The meal ended the way it began: with a mint-garnished cocktail. This time, cold-brew coffee joined milk, coconut, and Letherbee fernet (a spirit I keep on hand at home) as a sweet and licorice-scented dessert drink. The dessert itself was a bowl of coconut cream, sweetened with palm sugar and dotted with Thai bananas and soft tapioca pearls, which were worlds apart from the larger (and to me, unappealing) bubble tea variety. As a whole, the meal was an unforgettable introduction to ultra-regional flavors that I likely would never have experienced outside of traveling there myself.

Coconut cream dessert and coffee cocktail, Pok Pok pop-up
Dessert of warm coconut cream with palm sugar, sago pearls, and bananas; dessert cocktail with cold brewed coffee, coconut, condensed milk, Letherbee fernet, and mint

View more coverage of Land and Sea Dept. restaurants.

The details: From Good Stock by Land and Sea Dept., 3124 W. Carroll, Chicago.

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This week’s Best Bite: Cameo Kirby cocktail and beef tartare, Cherry Circle Room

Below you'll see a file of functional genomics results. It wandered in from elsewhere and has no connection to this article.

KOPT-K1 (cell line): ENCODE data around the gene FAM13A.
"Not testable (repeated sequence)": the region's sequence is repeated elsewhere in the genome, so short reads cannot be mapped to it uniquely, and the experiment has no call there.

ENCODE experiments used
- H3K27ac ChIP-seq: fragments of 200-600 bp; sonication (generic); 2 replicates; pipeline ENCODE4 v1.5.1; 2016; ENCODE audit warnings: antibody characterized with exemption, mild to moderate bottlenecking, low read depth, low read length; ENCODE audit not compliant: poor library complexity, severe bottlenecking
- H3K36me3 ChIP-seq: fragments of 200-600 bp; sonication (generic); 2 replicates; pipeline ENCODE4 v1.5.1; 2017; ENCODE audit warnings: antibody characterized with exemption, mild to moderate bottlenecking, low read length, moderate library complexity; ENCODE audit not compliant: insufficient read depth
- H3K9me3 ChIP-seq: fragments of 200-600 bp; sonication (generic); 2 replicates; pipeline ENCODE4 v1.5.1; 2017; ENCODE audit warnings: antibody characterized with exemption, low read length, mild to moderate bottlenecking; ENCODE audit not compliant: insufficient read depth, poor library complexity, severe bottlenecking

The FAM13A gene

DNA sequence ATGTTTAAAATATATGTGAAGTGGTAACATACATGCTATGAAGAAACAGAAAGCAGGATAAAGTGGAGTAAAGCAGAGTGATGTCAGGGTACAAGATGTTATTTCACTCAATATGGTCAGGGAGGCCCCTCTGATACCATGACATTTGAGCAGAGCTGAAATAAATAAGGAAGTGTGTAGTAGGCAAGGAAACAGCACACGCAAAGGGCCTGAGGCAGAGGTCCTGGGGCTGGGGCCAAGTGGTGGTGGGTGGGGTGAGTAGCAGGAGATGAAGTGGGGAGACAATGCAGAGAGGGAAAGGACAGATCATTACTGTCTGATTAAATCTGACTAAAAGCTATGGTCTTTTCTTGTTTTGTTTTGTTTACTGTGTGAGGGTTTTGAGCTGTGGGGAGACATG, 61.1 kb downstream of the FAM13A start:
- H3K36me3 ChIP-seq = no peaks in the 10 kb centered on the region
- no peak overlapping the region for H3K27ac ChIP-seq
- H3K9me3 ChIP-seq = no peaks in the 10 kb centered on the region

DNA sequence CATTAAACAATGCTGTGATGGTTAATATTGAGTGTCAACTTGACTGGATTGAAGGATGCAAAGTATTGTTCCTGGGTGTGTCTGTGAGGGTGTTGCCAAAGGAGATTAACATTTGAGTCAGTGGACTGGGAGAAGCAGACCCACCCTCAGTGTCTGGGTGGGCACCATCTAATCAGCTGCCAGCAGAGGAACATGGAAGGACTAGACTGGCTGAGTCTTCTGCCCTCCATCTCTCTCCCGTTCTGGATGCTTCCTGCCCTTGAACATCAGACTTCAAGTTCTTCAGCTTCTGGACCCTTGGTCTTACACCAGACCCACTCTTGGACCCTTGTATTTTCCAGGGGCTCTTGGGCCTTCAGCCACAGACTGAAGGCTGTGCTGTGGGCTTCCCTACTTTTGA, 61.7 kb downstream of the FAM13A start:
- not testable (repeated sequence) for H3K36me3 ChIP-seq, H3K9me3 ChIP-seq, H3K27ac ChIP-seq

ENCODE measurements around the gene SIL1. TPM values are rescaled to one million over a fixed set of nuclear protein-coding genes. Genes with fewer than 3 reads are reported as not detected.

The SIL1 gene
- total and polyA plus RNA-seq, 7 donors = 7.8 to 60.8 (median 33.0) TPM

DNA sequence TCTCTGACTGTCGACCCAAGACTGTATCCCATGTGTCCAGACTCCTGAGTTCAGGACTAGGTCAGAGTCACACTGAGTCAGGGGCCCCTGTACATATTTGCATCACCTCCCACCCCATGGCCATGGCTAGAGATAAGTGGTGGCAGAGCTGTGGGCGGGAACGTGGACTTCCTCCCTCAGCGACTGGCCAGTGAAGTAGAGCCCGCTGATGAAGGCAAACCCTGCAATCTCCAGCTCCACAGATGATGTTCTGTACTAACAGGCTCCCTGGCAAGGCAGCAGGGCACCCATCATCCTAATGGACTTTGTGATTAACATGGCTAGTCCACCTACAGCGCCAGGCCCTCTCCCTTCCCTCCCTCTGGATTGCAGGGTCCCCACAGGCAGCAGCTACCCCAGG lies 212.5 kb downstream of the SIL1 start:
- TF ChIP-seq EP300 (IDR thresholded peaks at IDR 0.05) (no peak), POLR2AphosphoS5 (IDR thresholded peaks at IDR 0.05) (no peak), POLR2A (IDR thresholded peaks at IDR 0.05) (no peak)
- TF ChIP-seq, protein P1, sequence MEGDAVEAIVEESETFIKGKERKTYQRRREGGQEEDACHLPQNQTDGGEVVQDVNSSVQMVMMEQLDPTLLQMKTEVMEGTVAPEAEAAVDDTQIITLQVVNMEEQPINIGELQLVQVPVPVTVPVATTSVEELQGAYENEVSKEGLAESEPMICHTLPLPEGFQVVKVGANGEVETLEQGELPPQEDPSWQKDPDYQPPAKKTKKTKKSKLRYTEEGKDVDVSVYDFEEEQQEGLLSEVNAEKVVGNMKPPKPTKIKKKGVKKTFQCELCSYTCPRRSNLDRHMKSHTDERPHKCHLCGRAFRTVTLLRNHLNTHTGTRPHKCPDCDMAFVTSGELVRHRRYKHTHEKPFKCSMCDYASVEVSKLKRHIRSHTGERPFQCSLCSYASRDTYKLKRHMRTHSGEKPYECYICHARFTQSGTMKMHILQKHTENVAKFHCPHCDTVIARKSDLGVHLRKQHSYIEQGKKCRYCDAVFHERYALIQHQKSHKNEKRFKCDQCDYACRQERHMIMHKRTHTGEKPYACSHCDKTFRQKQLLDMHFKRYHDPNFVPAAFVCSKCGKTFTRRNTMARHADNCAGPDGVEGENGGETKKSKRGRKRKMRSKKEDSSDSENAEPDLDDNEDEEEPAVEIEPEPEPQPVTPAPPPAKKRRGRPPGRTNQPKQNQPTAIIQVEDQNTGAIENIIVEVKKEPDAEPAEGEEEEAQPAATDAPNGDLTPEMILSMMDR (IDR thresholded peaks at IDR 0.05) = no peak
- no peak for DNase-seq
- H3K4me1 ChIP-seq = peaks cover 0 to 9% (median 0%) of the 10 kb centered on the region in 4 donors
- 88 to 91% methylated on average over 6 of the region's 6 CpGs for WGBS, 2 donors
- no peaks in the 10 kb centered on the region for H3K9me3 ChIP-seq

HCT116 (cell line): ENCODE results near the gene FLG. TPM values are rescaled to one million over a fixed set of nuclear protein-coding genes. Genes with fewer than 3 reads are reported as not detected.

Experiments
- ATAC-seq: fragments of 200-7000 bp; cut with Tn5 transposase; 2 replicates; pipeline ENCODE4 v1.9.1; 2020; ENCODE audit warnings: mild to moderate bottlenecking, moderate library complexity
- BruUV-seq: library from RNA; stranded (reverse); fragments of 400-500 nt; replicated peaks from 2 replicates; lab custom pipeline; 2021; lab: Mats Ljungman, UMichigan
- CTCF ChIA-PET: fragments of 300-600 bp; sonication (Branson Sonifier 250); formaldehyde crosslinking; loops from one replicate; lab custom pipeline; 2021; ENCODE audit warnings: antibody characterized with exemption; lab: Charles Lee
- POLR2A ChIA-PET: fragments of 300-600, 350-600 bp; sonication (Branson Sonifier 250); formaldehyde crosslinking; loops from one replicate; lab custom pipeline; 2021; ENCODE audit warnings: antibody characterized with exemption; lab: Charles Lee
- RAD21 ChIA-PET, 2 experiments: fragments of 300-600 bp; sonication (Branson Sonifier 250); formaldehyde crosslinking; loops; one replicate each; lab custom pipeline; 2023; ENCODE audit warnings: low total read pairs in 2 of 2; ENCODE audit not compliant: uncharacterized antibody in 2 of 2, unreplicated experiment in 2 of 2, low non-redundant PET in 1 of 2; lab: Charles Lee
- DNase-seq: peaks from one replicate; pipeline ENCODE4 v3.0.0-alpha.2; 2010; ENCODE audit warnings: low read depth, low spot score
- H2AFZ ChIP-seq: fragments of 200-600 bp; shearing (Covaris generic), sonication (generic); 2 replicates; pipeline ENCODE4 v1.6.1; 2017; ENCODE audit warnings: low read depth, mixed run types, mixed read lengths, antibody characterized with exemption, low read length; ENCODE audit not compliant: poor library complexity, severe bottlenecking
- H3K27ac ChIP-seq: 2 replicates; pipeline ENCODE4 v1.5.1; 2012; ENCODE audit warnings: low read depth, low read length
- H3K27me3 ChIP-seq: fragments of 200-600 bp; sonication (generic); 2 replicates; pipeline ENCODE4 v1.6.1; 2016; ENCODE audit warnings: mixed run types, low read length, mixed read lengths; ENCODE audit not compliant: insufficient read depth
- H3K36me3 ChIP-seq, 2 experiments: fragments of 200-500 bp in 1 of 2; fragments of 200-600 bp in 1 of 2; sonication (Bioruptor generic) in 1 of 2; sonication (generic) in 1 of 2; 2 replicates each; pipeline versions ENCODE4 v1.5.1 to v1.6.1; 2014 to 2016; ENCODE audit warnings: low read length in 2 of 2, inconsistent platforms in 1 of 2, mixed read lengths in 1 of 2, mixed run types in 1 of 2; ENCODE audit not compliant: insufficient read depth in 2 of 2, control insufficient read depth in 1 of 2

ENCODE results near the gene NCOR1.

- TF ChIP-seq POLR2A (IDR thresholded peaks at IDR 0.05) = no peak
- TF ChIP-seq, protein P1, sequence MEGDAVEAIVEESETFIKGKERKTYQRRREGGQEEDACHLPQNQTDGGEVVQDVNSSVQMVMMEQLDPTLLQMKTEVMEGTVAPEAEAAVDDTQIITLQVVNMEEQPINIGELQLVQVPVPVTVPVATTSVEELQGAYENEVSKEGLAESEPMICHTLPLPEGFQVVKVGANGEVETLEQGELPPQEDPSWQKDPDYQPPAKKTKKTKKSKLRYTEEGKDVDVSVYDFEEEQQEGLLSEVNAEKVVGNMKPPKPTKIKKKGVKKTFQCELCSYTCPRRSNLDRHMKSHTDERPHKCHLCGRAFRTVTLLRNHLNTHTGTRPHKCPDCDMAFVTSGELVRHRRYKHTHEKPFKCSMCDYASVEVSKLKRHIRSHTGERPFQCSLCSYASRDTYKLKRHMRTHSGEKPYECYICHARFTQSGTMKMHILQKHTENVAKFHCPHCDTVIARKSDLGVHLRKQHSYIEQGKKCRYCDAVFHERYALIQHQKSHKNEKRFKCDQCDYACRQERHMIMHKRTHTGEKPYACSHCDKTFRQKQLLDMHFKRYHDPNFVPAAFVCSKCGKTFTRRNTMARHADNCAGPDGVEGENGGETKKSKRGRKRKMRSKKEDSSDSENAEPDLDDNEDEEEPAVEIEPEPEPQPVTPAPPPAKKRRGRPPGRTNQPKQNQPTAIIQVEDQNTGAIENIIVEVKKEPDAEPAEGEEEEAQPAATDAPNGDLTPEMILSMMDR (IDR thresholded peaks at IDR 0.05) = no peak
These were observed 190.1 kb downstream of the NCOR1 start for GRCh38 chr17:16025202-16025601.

This Best Bite is one of the 20 foods and 15 drinks I’ve set out to taste and document in 2015. View the full list to see my plan and progress.

Cameo Kirby cocktail, Cherry Circle Room
Cameo Kirby cocktail with gin, dry vermouth, raspberry, lime, and egg white

Why it’s this week’s Best Bite: The Chicago Athletic Association Hotel reopened earlier this summer after extensive renovations, and it’s emerged as the dining and drinking wonderland that Michigan Avenue never knew it needed. When the Shake Shack on the first floor isn’t even the main attraction, you know you’re in for an experience.

Go upstairs, wander through the impeccably styled lobby and down a hallway paneled with the same chocolate-hued wood that’s prominent throughout the space, and you’ll find what has to be the classiest game room in Chicago. Try not to get distracted by the billiards, shuffleboard, checkers, or even the full bocce court, and walk all the way back until you reach the double doors that lead to the Cherry Circle Room. With inviting leather booths, warm lighting, and a strikingly elegant bar, this restaurant has mastered the turn-of-the-century speakeasy vibe that can so easily feel forced elsewhere. But it’s not surprising coming from the Land and Sea Dept. group – I’ve blogged about projects of theirs (Longman & Eagle, Lost Lake, Parson’s) a combined eight times, so I guess you could say I’m partial.